The painting Summer Storm features the Merri Creek. It illustrates this iconic waterway in this area detailing the native vegetation and the intrusion of the power lines and skyscrapers. The painting also makes reference to Giorgione’s painting The Tempest paying tribute to the power of nature as the lightning bolt on the horizon seems to have carved out the creek. The site of this painting is from Yarra Bend Park where NMIT is located. It was all once part of City of Northcote. The new boundaries put all of the open space south of Heidelberg Road into the City of Yarra. So it is very near Darebin's border. The area is easy to walk to from nearby car parks. It shows the view of the city that we have from the City of Darebin.
In Bundoora Homestead II, Stephen Armstrong depicts the Queen Anne Federation style mansion set against a bright blue Australian sky. A circular driveway leading to the main entrance is cast in partial shadow. The fourteen-room homestead is dominated by double-storey balcony verandahs with striking architectural features including dominant hipped roofs, tall brick and stucco chimneys and terracotta grotesque finials located on the principal gables.
Situated on the slopes of Mt. Cooper, the highest point of landscape in metropolitan Melbourne, and one of Victoria’s oldest extinct volcanoes, Bundoora Homestead was designed in 1899 as the centre piece of a 606 acre (245 hectares) racehorse stud. Between 1920 and 1993 it operated as a convalescent farm and psychiatric repatriation hospital and from 2001 has functioned as a public art gallery and cultural heritage centre. Standing for over one hundred years, Bundoora Homestead is the keeper of many memories and much history.
Armstrong works primarily with oils, painting on site or plein air, in the traditional genres of the figure, still life and, predominately, landscape. His work generally investigates natural, built and urban environments as he captures the atmosphere of a specific place and time.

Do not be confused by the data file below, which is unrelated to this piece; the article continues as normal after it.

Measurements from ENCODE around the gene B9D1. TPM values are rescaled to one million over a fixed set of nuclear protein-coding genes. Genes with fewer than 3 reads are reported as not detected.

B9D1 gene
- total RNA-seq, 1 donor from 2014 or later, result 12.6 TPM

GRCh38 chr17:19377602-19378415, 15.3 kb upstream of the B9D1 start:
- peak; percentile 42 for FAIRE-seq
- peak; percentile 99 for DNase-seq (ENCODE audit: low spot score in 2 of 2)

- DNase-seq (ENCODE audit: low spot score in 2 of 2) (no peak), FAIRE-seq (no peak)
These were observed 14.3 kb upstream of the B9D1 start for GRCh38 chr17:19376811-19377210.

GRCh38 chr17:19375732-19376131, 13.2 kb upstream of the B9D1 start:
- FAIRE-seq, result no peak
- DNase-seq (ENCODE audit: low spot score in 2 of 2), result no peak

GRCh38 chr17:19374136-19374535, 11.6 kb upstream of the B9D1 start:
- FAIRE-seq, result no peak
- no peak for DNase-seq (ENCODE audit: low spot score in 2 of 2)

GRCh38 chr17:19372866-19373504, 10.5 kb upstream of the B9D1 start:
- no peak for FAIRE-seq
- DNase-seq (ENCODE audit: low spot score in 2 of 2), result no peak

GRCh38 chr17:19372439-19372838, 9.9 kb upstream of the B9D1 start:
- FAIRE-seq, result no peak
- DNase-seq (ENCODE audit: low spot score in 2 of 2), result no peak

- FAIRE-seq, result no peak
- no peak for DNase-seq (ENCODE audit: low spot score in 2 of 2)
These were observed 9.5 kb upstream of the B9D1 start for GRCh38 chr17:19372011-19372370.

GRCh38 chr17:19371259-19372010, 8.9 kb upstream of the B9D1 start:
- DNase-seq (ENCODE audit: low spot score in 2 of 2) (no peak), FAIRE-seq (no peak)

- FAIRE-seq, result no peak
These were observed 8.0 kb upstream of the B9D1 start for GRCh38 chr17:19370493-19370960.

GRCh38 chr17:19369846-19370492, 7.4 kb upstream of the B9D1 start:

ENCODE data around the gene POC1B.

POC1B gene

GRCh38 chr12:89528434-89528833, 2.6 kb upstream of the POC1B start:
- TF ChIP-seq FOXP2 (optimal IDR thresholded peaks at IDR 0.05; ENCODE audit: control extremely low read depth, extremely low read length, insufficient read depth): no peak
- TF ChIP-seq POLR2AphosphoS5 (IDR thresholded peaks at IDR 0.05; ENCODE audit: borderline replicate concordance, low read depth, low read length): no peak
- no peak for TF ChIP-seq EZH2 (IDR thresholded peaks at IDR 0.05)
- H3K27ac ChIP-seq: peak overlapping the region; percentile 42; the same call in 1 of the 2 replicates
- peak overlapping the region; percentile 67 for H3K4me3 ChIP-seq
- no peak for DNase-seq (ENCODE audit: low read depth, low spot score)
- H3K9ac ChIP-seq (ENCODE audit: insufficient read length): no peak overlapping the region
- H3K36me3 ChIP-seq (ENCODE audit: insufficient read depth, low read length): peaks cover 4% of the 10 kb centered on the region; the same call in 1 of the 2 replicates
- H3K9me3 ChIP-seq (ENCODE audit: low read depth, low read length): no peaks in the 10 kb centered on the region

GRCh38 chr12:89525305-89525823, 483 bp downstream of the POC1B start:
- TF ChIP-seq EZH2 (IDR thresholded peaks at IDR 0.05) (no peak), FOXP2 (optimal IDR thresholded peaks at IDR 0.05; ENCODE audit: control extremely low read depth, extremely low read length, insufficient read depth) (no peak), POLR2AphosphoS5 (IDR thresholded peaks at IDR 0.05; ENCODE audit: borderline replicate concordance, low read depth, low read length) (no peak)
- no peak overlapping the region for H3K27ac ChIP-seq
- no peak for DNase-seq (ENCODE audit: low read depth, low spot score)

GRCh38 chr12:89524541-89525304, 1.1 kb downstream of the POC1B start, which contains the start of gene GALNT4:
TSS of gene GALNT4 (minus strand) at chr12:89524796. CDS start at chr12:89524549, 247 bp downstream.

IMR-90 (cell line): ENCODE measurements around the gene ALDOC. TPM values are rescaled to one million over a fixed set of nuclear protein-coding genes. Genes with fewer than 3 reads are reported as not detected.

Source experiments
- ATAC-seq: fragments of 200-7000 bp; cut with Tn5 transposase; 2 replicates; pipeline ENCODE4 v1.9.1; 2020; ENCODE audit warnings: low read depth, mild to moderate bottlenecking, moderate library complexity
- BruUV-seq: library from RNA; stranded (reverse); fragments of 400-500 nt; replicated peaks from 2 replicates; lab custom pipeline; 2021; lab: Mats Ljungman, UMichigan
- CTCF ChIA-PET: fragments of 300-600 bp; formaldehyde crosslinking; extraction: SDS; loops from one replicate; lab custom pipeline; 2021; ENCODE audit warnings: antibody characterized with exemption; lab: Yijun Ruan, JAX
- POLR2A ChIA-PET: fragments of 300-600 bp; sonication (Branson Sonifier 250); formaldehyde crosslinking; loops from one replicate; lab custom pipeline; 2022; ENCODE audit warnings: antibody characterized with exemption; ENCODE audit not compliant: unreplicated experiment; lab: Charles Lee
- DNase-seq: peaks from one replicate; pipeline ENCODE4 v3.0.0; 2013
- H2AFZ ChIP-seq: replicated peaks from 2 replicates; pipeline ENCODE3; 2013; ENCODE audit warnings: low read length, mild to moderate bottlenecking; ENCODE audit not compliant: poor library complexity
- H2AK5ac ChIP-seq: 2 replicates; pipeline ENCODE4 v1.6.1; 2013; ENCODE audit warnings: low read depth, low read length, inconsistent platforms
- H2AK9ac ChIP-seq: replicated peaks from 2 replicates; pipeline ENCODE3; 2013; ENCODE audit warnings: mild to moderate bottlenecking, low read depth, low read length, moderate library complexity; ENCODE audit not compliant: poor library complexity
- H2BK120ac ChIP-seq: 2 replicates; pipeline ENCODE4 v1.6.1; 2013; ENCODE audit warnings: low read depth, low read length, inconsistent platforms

Bundoora Homestead II © Stephen Armstrong
In Bundoora Homestead I, Stephen Armstrong links the past and present through his depiction of Bundoora Homestead, a stately Queen Anne Federation style mansion. Built in 1899 for a prominent horse racing identity, John Matthew Vincent Smith (1857-1922) and his family, the homestead now operates as a public art gallery. A sense of foreboding prevails as fast moving storm clouds shroud the sky in black and purple hues. In the foreground, circular beds of roses and cannas are surrounded by immaculately manicured lawns reminiscent of the archetypal English manor house. Overlooking this scene is a single struggling palm tree while a solitary native Australian magpie forages for food before the storm breaks.
Armstrong works primarily with oils, painting on site or plein air, in the traditional genres of the figure, still life and, predominately, landscape. Armstrong's work generally investigates natural, built and urban environments as he captures the atmosphere of a specific place and time.
Bundoora Homestead I © Stephen Armstrong